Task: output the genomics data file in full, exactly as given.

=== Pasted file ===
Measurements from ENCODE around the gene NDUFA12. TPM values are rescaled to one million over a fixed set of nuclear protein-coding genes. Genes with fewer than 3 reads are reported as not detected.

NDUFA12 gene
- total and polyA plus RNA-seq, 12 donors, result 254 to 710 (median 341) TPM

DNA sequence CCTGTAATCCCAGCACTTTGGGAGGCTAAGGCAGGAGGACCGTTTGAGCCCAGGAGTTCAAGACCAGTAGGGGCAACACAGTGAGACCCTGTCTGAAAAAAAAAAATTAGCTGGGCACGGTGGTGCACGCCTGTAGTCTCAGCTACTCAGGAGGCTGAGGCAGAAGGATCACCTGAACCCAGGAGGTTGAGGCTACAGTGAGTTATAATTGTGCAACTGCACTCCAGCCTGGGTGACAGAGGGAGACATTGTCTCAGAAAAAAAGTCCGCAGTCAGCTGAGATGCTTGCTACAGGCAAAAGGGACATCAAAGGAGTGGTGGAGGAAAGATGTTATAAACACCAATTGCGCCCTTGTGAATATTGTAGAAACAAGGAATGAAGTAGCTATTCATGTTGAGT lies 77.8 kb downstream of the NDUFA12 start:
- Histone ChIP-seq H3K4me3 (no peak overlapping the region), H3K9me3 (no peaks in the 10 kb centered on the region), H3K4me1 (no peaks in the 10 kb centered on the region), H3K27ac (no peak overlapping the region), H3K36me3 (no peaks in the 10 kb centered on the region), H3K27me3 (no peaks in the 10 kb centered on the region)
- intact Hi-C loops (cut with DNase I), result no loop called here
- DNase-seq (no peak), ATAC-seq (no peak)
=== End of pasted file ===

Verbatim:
Measurements from ENCODE around the gene NDUFA12. TPM values are rescaled to one million over a fixed set of nuclear protein-coding genes. Genes with fewer than 3 reads are reported as not detected.

NDUFA12 gene
- total and polyA plus RNA-seq, 12 donors, result 254 to 710 (median 341) TPM

DNA sequence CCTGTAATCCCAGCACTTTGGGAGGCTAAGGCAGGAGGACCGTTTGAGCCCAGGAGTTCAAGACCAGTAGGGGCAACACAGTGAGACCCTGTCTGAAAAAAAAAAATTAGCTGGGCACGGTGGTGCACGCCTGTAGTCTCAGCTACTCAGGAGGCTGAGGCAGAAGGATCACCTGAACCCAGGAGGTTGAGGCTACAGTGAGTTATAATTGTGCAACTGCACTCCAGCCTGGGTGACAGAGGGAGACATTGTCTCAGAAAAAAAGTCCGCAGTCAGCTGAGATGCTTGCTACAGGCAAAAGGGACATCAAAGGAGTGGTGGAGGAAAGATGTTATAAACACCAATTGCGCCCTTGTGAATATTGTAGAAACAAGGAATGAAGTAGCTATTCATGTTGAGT lies 77.8 kb downstream of the NDUFA12 start:
- Histone ChIP-seq H3K4me3 (no peak overlapping the region), H3K9me3 (no peaks in the 10 kb centered on the region), H3K4me1 (no peaks in the 10 kb centered on the region), H3K27ac (no peak overlapping the region), H3K36me3 (no peaks in the 10 kb centered on the region), H3K27me3 (no peaks in the 10 kb centered on the region)
- intact Hi-C loops (cut with DNase I), result no loop called here
- DNase-seq (no peak), ATAC-seq (no peak)